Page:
Re: [Kwant] Units of the wavefunction and velocity
Great, thanks a lot! On Mon, Jan 23, 2017 at 10:15 AM, Anton Akhmerov < anton.akhmerov+kd@gmail.com> wrote:
Thank you. Then to calculate the velocity, should I just divide the probability current by the integral of đ2 over the unit cell?
You could do that, but this is already done in Kwant, and you can read the velocities off from the modes object [1].
Best, Anton
[1]: https://kwantproject.org/doc/1/reference/generated/kwant. physics.PropagatingModes#kwant.physics.PropagatingModes
Hi, You could do that, but this is already done in Kwant, and you can read the
velocities off from the modes object [1].
I was able to obtain the velocities from the modes object. I confirmed that modes.velocities is just the inverse of integral đ2 over the unit cell. If I did the math correctly, I got the units of modes.velocities to be eV (energy units of my Hamiltonian). How can I convert this to lets say m/s? Thanks, Harshad On Mon, Jan 23, 2017 at 10:18 AM, Harshad Sahasrabudhe <hsahasra@purdue.edu> wrote:
Great, thanks a lot!
On Mon, Jan 23, 2017 at 10:15 AM, Anton Akhmerov < anton.akhmerov+kd@gmail.com> wrote:
Thank you. Then to calculate the velocity, should I just divide the probability current by the integral of đ2 over the unit cell?
You could do that, but this is already done in Kwant, and you can read the velocities off from the modes object [1].
Best, Anton
[1]: https://kwantproject.org/doc/1/reference/generated/kwant.ph ysics.PropagatingModes#kwant.physics.PropagatingModes
Can I just do 1/2 m*v^2 = modes.velocities, assuming parabolic dispersion? On Mon, Jan 23, 2017 at 3:13 PM, Harshad Sahasrabudhe <hsahasra@purdue.edu> wrote:
Hi,
You could do that, but this is already done in Kwant, and you can read the
velocities off from the modes object [1].
I was able to obtain the velocities from the modes object. I confirmed that modes.velocities is just the inverse of integral đ2 over the unit cell. If I did the math correctly, I got the units of modes.velocities to be eV (energy units of my Hamiltonian). How can I convert this to lets say m/s?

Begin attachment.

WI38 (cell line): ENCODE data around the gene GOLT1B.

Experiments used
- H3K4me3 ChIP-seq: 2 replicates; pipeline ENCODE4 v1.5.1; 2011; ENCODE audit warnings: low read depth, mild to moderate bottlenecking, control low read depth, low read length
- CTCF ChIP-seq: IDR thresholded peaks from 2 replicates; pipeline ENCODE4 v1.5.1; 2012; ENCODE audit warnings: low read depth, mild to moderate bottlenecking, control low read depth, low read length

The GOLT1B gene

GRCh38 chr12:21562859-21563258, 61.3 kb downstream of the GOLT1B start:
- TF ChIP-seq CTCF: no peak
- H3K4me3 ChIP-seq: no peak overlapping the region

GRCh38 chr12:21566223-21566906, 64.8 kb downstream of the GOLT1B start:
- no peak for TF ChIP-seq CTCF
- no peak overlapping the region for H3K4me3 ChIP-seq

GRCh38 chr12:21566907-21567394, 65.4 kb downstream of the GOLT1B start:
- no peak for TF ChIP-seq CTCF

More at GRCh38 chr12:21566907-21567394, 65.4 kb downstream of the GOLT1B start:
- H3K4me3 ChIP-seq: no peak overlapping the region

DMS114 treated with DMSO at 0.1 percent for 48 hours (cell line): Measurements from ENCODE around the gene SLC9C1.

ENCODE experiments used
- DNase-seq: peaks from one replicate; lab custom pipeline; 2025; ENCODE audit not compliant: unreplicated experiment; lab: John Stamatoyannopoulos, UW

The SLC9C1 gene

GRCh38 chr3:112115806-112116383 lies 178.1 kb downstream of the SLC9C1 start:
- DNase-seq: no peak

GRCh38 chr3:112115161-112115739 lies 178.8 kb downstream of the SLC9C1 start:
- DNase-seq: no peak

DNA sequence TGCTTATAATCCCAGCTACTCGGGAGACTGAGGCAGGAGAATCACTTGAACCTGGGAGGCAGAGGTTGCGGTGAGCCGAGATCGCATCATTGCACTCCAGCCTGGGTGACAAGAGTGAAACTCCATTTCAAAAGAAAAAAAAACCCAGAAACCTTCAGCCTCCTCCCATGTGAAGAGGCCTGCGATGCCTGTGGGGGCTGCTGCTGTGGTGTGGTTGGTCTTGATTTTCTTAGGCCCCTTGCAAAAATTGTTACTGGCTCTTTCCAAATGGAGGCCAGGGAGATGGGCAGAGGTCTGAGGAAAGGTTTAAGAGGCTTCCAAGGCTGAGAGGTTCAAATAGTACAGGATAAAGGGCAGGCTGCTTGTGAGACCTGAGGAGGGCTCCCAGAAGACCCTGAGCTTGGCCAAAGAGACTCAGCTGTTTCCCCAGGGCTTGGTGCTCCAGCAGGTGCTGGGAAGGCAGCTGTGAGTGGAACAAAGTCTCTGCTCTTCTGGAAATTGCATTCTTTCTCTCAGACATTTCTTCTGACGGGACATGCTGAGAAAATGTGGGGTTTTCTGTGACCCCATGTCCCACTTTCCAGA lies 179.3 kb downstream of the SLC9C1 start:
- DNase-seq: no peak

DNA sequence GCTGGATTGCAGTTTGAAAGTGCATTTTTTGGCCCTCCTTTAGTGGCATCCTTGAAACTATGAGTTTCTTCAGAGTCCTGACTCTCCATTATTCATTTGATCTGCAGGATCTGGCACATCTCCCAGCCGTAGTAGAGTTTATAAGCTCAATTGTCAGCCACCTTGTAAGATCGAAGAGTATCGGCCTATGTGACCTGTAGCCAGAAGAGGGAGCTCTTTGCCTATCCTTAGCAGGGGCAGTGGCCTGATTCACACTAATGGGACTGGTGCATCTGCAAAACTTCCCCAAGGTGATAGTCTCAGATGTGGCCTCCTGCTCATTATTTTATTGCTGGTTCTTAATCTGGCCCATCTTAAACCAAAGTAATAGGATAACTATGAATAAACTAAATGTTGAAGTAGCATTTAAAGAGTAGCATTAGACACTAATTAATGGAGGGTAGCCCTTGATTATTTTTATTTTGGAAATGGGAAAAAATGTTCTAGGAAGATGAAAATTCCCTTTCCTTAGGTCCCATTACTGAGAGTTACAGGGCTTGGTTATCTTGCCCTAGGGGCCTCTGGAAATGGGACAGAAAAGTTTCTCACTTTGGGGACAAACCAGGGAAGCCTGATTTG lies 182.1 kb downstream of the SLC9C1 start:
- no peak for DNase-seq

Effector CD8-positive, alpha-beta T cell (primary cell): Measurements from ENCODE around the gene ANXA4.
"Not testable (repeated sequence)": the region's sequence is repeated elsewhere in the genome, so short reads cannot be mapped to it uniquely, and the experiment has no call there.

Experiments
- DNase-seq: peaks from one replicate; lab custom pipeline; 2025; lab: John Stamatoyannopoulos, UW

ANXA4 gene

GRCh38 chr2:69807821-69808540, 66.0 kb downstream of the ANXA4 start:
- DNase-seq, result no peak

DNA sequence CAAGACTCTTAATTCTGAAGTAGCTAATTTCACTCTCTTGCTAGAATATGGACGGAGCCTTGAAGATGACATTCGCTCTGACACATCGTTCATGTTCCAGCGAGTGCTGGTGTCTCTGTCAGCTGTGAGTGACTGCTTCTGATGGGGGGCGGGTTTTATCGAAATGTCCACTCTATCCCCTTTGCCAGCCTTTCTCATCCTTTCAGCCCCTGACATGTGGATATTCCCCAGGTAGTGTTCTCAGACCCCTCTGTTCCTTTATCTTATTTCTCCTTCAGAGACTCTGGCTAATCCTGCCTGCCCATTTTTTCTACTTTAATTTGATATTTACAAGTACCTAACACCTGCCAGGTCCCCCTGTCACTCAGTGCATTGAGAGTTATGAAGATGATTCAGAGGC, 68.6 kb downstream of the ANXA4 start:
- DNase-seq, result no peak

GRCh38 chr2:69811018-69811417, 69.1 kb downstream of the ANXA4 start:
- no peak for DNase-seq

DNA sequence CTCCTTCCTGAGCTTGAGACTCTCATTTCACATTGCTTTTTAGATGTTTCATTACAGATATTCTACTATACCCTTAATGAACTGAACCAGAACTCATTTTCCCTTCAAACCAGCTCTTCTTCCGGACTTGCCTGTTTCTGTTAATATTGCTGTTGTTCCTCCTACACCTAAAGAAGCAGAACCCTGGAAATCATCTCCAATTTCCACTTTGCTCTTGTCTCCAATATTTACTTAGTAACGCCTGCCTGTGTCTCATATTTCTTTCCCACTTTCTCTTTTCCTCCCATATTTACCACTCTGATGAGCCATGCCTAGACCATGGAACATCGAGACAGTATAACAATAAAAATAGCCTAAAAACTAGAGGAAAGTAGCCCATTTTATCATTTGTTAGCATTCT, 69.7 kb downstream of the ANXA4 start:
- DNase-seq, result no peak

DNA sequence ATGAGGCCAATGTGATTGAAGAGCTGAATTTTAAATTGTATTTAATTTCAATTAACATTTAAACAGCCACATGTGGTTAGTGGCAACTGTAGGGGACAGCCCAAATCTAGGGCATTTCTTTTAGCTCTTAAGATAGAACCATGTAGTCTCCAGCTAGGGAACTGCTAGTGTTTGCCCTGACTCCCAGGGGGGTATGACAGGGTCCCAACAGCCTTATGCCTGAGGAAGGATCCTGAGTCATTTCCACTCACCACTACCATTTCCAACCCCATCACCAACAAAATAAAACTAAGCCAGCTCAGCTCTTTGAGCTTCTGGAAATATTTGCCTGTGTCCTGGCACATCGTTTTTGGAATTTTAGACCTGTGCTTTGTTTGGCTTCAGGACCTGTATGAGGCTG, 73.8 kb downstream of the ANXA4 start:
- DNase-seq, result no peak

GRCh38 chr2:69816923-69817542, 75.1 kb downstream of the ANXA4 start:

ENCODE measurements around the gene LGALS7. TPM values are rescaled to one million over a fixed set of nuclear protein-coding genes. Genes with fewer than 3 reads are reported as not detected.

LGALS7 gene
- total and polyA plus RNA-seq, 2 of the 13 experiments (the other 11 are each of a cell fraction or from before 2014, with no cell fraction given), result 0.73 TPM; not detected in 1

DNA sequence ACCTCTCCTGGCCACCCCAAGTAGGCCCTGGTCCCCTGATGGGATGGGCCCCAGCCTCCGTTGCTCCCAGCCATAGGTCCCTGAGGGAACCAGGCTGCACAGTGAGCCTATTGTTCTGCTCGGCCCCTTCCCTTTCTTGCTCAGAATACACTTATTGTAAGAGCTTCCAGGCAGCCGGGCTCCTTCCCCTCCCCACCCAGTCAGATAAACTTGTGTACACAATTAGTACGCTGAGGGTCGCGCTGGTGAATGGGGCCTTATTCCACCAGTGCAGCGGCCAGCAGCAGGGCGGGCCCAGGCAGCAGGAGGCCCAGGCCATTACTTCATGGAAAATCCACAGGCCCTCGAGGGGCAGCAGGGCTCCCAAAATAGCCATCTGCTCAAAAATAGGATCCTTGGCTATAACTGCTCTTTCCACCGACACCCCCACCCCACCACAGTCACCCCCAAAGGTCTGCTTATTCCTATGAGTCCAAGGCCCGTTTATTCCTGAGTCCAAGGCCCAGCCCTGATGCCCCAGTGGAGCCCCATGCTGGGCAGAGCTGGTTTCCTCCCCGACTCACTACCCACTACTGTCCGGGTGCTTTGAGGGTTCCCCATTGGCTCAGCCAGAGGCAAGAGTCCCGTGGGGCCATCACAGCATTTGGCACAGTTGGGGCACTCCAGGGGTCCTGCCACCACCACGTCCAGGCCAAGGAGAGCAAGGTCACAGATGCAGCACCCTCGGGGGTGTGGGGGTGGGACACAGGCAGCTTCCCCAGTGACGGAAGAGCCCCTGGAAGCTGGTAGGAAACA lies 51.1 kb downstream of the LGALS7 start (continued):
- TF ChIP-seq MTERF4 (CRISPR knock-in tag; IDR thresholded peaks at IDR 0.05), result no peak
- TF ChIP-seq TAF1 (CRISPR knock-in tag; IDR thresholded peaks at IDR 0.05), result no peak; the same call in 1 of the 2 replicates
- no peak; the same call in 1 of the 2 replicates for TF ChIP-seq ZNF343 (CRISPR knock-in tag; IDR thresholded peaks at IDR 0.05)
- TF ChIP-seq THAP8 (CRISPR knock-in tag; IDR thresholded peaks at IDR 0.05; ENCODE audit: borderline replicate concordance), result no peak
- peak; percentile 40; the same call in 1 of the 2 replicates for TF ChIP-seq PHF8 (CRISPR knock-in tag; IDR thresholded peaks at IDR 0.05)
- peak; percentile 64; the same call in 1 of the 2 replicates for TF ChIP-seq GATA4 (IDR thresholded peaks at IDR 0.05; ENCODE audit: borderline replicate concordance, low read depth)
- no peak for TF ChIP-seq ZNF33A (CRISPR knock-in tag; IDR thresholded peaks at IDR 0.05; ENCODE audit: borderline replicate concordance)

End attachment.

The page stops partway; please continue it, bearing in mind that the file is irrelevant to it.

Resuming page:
Thanks, Harshad
On Mon, Jan 23, 2017 at 10:18 AM, Harshad Sahasrabudhe < hsahasra@purdue.edu> wrote:
Great, thanks a lot!
On Mon, Jan 23, 2017 at 10:15 AM, Anton Akhmerov < anton.akhmerov+kd@gmail.com> wrote:
Thank you. Then to calculate the velocity, should I just divide the probability current by the integral of đ2 over the unit cell?
You could do that, but this is already done in Kwant, and you can read the velocities off from the modes object [1].
Best, Anton
[1]: https://kwantproject.org/doc/1/reference/generated/kwant.ph ysics.PropagatingModes#kwant.physics.PropagatingModes
Hi Harshad,
I was able to obtain the velocities from the modes object. I confirmed that modes.velocities is just the inverse of integral đ2 over the unit cell. If I did the math correctly, I got the units of modes.velocities to be eV (energy units of my Hamiltonian). How can I convert this to lets say m/s?
Sorry that I forgot to clarify that the unit of length in this case is the side of the lead unit cell. Multiplying by that size should allow to easily translate your velocity into m/s. Anton
participants (2)

Anton Akhmerov

Harshad Sahasrabudhe